INDUSTRIAL RELATIONS ACTS, 1946 TO 2001
SECTION 26(1), INDUSTRIAL RELATIONS ACT, 1990
ATWELL HOLDINGS, THOMAS READ GROUP
(REPRESENTED BY IRISH BUSINESS AND EMPLOYERS' CONFEDERATION)
- AND -
SERVICES INDUSTRIAL PROFESSIONAL TECHNICAL UNION
Chairman: Mr Duffy
Employer Member: Mr Keogh
Worker Member: Ms Ni Mhurchu
1. Application of an agreement.
2. The dispute concerns the Union's claim for the application of the terms of the Extended Hours Agreement to two workers employed as barman and supervisor respectively. The Company holds the franchise to operate the bars in Dublin airport and employs 75 workers there. The two claimants were originally employed by Air Rianta, then by Select Services Partners in 1983 and by Atwell Holdings (The Thomas Read Group) in 1999. They have been 'red-circled' since transferring from Aer Rianta and enjoy more favourable pay terms and conditions of employment than their colleagues. Following negotiations in March and September, 2000, workers agreed to the new pay terms set out in the Extended Hours Agreement which allows for the payment of a composite rate which incorporated the following:-
A 10% shift allowance.
Premium payments (TI/2) for hours worked between 12.00p.m. and 2 a.m.
A 25 % premium payment for rostered hours before 7.00a.m. or after 12.p.m.
The Union's claim was rejected by the Company. The dispute was referred to the Labour Relations Commission. A conciliation conference was held on the 8th of February, 2001, but agreement was not reached. The dispute was referred to the Labour Court by the Labour Relations Commission on the 25th of April, 2001. The
dispute was received in the Court on the 25th of April, 2001. A Court hearing was held on the 18th of June, 2001.
3. 1. The composite rate should be extended to the two workers as they are part of the staff complement working in the bar and as such should benefit from the Company/Union agreement pay terms. The 'red-circled' terms for the two workers should also be maintained. The Company did not raise the 'red-circling' arrangements applicable to the two workers during negotiations.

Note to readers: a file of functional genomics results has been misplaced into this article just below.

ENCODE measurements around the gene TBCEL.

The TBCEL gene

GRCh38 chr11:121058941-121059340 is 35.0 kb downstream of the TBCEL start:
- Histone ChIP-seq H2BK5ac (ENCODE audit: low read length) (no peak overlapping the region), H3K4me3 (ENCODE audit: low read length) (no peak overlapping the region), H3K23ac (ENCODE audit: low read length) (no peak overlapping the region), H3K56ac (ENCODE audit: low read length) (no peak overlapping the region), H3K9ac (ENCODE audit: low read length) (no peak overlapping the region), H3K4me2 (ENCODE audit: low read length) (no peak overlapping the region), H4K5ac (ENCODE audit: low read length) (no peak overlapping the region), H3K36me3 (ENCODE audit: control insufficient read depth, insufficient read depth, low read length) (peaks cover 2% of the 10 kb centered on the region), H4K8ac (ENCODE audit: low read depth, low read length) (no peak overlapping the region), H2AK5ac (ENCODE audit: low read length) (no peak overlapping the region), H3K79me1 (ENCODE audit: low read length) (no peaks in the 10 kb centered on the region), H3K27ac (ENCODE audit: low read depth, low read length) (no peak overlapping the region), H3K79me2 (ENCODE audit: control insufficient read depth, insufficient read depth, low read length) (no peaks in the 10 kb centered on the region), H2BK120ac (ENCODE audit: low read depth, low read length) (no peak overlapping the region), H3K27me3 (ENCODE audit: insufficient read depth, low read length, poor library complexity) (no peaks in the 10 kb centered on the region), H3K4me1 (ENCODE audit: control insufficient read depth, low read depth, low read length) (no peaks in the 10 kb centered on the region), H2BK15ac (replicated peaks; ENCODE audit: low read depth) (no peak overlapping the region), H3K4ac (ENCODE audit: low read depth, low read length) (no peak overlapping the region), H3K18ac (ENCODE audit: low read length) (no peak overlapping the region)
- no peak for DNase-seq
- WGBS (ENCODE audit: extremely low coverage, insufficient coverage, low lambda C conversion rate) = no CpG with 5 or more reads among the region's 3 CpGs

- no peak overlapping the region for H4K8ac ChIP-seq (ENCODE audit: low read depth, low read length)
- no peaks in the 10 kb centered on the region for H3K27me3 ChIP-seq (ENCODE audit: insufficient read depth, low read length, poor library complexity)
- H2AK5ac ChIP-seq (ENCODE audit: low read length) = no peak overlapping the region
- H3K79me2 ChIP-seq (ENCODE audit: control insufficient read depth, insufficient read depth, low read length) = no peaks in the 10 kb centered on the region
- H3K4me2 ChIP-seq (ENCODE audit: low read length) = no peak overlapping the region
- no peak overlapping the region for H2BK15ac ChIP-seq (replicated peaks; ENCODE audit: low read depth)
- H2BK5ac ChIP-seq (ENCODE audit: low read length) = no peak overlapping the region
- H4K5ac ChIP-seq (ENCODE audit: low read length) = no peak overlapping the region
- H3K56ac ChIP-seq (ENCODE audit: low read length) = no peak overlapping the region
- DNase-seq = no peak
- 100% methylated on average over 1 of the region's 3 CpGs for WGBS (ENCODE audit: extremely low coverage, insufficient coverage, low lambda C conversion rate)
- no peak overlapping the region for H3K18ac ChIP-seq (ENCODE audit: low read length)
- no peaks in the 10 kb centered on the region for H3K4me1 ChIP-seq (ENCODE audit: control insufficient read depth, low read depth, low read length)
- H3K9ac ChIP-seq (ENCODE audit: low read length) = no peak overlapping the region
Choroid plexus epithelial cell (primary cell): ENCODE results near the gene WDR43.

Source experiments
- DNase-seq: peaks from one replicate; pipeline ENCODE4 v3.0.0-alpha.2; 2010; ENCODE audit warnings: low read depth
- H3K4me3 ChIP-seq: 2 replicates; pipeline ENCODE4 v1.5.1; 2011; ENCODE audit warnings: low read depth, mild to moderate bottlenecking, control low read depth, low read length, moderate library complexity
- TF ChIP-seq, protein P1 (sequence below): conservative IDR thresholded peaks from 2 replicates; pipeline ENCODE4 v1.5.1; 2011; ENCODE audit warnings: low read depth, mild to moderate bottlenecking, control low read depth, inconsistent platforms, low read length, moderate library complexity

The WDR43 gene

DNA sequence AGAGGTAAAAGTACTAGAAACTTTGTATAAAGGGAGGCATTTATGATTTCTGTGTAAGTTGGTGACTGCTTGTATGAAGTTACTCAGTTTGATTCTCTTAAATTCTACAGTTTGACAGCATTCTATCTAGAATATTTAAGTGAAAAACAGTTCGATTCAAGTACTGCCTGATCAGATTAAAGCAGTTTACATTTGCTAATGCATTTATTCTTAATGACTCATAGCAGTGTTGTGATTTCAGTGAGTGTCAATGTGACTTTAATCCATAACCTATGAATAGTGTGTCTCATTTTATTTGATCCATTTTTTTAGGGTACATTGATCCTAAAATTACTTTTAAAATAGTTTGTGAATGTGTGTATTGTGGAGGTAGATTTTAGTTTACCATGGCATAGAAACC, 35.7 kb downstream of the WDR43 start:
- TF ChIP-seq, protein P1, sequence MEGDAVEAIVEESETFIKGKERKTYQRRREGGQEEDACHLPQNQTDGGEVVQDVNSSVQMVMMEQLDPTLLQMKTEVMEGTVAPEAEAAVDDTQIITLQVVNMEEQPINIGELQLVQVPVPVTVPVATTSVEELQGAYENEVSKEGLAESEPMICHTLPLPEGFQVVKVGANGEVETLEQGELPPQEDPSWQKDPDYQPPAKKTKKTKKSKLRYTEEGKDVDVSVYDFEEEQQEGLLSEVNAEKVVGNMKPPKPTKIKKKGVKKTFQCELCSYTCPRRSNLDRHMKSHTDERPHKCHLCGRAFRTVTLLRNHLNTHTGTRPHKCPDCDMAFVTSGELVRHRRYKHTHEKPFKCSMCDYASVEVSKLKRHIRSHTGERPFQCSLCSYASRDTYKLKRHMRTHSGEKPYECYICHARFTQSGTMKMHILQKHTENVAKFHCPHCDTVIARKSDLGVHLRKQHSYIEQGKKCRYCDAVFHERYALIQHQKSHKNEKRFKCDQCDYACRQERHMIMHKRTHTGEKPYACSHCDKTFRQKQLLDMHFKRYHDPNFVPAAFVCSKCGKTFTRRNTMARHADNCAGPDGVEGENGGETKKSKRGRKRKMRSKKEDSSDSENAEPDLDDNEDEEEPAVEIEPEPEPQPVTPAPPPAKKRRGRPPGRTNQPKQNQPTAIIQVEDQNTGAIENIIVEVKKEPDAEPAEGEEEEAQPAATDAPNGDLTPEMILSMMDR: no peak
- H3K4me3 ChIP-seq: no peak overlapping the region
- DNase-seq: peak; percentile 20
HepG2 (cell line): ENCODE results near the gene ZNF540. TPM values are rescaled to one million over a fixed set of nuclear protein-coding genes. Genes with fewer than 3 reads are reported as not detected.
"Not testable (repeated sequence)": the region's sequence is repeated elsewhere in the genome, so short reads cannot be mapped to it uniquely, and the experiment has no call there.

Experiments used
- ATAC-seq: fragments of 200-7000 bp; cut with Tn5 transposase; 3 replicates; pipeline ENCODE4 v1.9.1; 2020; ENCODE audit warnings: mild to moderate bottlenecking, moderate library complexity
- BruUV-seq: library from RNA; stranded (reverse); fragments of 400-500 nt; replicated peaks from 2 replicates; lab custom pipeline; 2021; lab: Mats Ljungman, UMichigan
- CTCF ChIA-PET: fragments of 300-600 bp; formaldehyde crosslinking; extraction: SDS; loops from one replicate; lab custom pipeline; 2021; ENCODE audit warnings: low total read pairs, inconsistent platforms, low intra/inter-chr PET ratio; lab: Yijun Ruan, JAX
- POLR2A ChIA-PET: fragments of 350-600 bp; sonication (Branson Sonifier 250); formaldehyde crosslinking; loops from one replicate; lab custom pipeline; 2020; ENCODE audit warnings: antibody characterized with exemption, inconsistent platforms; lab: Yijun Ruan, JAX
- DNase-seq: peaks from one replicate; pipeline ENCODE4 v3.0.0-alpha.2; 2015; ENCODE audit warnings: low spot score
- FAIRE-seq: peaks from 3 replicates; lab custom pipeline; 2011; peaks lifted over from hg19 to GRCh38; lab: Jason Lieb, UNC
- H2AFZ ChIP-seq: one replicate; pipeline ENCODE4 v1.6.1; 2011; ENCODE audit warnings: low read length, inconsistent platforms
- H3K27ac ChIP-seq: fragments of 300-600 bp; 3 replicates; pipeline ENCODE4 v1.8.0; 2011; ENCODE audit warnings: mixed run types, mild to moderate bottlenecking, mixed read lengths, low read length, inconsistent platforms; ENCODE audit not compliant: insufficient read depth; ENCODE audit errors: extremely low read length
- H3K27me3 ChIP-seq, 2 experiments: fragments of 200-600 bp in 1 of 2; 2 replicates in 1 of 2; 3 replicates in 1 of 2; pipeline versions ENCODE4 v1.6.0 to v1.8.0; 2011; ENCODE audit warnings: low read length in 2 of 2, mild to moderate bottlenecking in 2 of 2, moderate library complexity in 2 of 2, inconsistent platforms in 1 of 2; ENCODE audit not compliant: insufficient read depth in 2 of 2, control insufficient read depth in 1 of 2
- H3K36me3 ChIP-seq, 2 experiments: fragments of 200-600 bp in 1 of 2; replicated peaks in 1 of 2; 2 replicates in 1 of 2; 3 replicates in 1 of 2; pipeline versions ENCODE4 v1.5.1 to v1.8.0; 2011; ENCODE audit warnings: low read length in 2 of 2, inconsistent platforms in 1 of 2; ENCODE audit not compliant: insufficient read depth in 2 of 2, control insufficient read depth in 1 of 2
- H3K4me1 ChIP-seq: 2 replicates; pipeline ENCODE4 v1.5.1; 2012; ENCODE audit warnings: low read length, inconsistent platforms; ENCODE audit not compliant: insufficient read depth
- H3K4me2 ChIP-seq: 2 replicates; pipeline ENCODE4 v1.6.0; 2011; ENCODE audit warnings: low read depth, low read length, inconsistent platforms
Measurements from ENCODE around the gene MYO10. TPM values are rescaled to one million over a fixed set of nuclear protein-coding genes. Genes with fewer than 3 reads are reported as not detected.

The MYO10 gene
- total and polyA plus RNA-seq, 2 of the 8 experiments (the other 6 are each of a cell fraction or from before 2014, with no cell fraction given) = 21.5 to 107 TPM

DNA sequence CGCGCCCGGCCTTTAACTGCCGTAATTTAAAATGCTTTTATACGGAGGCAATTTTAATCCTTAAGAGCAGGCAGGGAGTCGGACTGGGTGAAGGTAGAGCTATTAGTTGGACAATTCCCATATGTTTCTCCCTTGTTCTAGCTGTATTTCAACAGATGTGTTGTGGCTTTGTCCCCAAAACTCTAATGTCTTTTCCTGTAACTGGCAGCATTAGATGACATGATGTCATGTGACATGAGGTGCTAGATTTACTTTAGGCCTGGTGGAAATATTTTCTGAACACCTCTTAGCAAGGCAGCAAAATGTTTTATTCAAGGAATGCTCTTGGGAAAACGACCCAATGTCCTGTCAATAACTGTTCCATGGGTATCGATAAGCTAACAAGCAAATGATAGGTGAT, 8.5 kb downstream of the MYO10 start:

4. 1. Pay levels in the industry and within the THOMAS READ GROUP have increased substantially over the last year and other workers in the employment are catching up on the previously higher rate of pay enjoyed by the claimants. The Union's claim seeks to maintain a differential between the claimants and other employees. While the personal terms and conditions of the claimants are clearly documented, no provision exists for the preservation of any differential to pay.
2. Both workers, though 'red-circled', receive all pay increases under the National Pay Agreements.
3. When negotiating agreements, Management must ensure that any changes to employment are fair and equitable and are applied in the same fashion. Through both sets of negotiations held in March, and September, 2000, all workers, including the claimants were moved to new positions or stayed as they were, depending on the benchmark used and their personal arrangements. To treat the claimants differently would not be equitable to other groups of workers.
4. This is a cost-increasing claim and is prohibited under Clause 9 of the Programme for Prosperity and Fairness.
The Court is satisfied that the agreement covering the two individuals associated with this claim provides that their rate of pay and conditions of employment will be maintained at the level which would have applied to them had the transfer of undertakings not occurred. There is no provision in the agreement which could be interpreted as meaning that a particular differential be maintained between the pay of the two individuals concerned and that of their colleagues.
The Court does not accept that the Company has acted contrary to the agreement on red-circling and for that reason does not recommend concession of the Union's claim.
Signed on behalf of the Labour Court
28th June, 2001______________________
Enquiries concerning this Recommendation should be addressed to Tom O'Dea, Court Secretary.